The maintenance and cleaning of carbon steel are very important and also one of the reasons more people don’t use this kind of pan.
If you have a cast-iron pan that you regularly use and take care of then a lot of this information will be familiar. If this is your first time, don’t get discouraged, after a few uses you’ll develop a routine that becomes second nature.
How To Season A Carbon Steel Pan
Seasoning is the process of adding a protective layer to your pan to protect against rust and makes your cookware more nonstick. That layer is made by bonding oil to your cookware in a hardened layer.
As you continue to cook foods with oil and fat on a seasoned pan, you can continue to add layers and durability to the protective layer.
Search the internet and you will find a wide range of techniques and opinions on the best way to season carbon steel cookware.
In a restaurant, it’s common that carbon steel pans get scrubbed with soap and abrasive sponges along with the rest of the cookware. That’s a big no-no at home, as you’ll be washing away your hard-earned coating.
Anyway, that leaves the cooks with the task of seasoning their pans after every wash. It’s tedious but you get pretty good and efficient at it.
This is the method that I’ve found works the best and is also the fastest. The big time saver comes because there’s no cool-down period in between each coat like some techniques call for.
- Scrub your pan with soap and hot water to get rid of any protective wax or oil (the only time you’ll be using soap on your pan).
- Dry your pan with a towel and place on the stove over medium-high heat.
- Turn on your hood and open the windows if you can. It’s gonna get a little smokey.
- When your pan is hot, turn off the heat and drizzle in a small amount of high heat cooking oil. Use a paper towel to coat the entire inside of the pan. You should be able to get most of the oil soaked up into the paper towel. Save that oily towel.
- Take a second clean paper towel and wipe down the interior again. You should have as thin a coating of oil as possible. Like there is almost nothing there.
- Return the pan to medium-high heat. After several minutes it will begin to smoke, that’s a good thing.
- Once the smoke has mostly stopped, use your oily paper towel from step 4 and wipe the entire interior of the pan again. Be very careful as you do this as the towel can get hot.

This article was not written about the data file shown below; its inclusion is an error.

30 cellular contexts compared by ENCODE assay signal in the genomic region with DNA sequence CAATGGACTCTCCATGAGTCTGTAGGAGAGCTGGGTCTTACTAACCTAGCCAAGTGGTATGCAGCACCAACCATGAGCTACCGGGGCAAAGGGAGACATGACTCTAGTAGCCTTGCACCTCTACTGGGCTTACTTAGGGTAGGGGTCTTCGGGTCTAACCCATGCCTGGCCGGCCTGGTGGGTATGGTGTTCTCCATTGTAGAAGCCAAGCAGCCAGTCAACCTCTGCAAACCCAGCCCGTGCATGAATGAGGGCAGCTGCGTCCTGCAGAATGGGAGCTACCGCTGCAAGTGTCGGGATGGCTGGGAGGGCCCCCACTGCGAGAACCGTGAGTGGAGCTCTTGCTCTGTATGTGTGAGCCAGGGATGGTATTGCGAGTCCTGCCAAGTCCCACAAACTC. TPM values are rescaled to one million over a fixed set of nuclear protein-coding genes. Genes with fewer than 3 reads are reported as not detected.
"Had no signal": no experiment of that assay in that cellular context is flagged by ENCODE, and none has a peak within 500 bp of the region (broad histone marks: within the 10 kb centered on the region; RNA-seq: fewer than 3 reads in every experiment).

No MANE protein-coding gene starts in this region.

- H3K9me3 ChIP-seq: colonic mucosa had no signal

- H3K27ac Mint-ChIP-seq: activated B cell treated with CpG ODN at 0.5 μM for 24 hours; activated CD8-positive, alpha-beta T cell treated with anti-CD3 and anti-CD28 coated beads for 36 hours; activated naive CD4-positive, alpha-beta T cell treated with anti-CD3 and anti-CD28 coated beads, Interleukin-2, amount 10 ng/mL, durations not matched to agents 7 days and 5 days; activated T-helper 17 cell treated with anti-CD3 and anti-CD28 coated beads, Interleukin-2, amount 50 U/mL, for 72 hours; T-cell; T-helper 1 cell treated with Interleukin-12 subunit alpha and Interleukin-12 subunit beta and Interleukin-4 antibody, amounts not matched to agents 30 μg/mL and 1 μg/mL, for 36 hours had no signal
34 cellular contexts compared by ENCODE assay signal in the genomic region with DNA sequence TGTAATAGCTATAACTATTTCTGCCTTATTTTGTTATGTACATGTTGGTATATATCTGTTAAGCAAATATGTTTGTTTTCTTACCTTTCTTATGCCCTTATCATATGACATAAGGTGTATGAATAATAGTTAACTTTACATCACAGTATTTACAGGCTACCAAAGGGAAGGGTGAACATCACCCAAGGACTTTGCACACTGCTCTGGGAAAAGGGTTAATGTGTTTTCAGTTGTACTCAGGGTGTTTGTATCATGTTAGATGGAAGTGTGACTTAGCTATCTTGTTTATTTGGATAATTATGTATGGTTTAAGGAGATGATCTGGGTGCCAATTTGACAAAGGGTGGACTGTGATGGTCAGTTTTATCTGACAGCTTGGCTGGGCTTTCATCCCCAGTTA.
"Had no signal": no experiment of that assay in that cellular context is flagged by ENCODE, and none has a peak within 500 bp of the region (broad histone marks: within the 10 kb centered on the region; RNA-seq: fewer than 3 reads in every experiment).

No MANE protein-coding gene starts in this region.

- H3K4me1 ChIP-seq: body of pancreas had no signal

- The new coat of oil will start smoking as your applying it. Continue to heat the pan until most of the smoke has dissipated again, and repeat the process 5 more times.
- Turn off the heat and let the pan cool.
A few notes about this process. You can certainly do more coats depending on how much time you have and how smoky your house gets. If you have a gas grill outside, that’s an ideal place to do this without setting off the fire alarm.
If you are doing this on a grill or a gas stove, a very light coat of oil on the exterior of the pan will add a layer of rust protection but it’s not necessary. Don’t do that if you’re using an electric range because it’s going to make a mess on your stove and create even more smoke than necessary.
Many people use flaxseed oil for the seasoning process. That works but can also be expensive and I rarely have it on hand. I prefer grapeseed oil because it’s what I regularly use in my kitchen, but vegetable or canola oil will work just as well.
The folks at Blanc Creatives have an excellent video that demonstrates exactly the process that I just described.
When it comes time to clean your carbon steel pan avoid using soap as that will break down your seasoning layer. Instead, use hot water and a stiff-bristled brush. I like to keep a bamboo wok brush in the kitchen for this and my other cast iron cookware.
Another alternative is to use coarse salt and a towel to scrub off any stuck-on food. After any cleaning with water, dry the pan thoroughly and rub just a drop of oil on it before storage.
If seasoning still seems like a challenge and you’re just getting started with carbon steel, Lodge makes a pre-seasoned skillet that takes out some of the effort to get started. The textured bottom created by their factory seasoning process isn’t for everyone, but it certainly convenient to use out-of-the-box.
If you’re considering getting a new skillet, see our recommendations for best carbon steel skillet options before you do. It will save you time, hassle, and hopefully a few bucks too.